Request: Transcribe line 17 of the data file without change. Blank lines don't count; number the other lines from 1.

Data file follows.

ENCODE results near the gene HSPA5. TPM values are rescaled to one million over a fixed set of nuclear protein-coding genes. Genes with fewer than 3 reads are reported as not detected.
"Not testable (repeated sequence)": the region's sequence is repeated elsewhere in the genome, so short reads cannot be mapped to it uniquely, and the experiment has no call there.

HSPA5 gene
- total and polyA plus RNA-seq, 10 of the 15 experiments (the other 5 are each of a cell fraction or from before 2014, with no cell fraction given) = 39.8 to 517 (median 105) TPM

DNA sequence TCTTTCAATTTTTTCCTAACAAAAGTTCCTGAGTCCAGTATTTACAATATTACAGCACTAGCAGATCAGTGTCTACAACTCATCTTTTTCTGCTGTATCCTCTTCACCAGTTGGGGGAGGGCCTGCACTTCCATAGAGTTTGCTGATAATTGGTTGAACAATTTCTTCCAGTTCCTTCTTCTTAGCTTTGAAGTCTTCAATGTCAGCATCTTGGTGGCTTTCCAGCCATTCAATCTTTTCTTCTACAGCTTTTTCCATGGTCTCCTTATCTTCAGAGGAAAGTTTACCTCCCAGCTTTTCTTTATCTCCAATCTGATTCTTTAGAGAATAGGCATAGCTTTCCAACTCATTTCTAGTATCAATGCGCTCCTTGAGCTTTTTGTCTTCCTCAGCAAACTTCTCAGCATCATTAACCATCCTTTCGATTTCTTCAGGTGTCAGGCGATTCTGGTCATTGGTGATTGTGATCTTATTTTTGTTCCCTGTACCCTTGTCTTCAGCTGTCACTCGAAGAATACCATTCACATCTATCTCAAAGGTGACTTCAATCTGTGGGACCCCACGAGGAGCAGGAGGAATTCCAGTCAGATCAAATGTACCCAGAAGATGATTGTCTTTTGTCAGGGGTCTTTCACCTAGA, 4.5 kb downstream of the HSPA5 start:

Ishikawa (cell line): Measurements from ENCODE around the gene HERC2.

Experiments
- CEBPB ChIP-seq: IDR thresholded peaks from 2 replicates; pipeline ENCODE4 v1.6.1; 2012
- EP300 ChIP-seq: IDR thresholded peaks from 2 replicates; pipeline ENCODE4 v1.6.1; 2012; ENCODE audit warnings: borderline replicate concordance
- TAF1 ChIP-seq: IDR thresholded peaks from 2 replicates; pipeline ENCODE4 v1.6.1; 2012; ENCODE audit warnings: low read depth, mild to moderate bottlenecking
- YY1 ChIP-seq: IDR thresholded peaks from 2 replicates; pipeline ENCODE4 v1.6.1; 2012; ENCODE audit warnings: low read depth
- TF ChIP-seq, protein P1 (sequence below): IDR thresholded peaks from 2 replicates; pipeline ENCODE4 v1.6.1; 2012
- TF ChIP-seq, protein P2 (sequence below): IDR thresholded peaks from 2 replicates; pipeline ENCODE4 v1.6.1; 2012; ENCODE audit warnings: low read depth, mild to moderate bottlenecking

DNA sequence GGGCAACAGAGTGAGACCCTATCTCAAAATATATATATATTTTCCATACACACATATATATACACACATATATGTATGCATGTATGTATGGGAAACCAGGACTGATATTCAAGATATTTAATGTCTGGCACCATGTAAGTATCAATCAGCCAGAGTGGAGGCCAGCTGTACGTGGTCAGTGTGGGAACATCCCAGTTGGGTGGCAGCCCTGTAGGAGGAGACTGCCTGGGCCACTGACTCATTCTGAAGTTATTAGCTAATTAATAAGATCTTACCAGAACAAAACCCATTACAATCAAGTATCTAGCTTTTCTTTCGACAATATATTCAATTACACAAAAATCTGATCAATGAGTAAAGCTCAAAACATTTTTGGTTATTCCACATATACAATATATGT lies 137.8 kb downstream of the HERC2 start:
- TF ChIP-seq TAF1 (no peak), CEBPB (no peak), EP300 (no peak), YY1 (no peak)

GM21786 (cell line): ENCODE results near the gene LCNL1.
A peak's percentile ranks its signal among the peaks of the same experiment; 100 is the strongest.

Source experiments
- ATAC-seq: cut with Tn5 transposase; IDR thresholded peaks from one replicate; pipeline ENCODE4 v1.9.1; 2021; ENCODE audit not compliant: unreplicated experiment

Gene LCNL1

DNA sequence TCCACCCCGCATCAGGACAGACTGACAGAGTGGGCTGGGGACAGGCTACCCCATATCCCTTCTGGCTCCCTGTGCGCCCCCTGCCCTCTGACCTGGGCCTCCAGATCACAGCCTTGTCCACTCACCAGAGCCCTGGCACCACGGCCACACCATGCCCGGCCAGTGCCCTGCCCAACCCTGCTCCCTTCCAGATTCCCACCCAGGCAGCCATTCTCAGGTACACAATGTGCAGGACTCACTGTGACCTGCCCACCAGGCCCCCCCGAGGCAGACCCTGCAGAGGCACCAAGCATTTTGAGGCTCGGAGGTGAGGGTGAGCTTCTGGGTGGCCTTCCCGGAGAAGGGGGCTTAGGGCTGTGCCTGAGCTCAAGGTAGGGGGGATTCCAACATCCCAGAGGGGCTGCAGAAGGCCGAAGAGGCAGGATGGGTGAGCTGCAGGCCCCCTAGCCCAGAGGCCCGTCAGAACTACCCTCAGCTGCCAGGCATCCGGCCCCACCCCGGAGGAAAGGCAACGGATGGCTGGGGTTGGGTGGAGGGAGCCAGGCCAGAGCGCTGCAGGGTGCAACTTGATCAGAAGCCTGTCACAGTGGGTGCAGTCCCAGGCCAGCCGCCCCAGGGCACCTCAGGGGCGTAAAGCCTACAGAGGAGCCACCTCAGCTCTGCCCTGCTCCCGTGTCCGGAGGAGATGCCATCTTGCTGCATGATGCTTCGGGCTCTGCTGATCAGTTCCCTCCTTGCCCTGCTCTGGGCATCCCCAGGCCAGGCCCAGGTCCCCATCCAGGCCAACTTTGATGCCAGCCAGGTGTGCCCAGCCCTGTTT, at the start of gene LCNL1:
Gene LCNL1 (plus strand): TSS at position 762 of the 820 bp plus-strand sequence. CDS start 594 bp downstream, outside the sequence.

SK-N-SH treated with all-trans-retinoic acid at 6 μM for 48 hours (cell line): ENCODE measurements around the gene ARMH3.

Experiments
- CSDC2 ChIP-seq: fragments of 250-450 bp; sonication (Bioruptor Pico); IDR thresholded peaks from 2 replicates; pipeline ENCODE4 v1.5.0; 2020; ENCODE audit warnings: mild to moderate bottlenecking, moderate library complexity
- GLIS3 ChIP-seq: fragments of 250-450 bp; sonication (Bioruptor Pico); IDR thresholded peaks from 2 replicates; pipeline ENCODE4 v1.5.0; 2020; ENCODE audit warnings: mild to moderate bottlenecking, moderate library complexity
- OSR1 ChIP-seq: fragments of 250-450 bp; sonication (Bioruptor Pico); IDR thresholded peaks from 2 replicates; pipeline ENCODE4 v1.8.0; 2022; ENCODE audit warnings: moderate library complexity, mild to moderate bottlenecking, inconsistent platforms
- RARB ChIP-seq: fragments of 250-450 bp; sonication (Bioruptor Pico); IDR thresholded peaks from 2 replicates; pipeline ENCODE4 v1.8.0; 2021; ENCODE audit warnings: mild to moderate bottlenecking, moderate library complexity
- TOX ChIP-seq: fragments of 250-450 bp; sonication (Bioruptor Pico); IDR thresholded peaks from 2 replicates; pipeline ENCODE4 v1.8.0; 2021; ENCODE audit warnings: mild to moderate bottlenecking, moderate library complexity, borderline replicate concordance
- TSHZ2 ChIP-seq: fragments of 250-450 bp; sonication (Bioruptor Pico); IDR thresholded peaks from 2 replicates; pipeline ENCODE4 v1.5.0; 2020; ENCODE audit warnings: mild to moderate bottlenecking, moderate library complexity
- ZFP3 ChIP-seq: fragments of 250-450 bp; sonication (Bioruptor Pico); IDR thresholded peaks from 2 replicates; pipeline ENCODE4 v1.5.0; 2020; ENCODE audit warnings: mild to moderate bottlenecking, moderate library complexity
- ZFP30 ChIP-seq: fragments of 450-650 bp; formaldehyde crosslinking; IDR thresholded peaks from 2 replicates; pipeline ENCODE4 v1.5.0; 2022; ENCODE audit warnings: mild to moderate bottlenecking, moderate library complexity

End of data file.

A peak's percentile ranks its signal among the peaks of the same experiment; 100 is the strongest.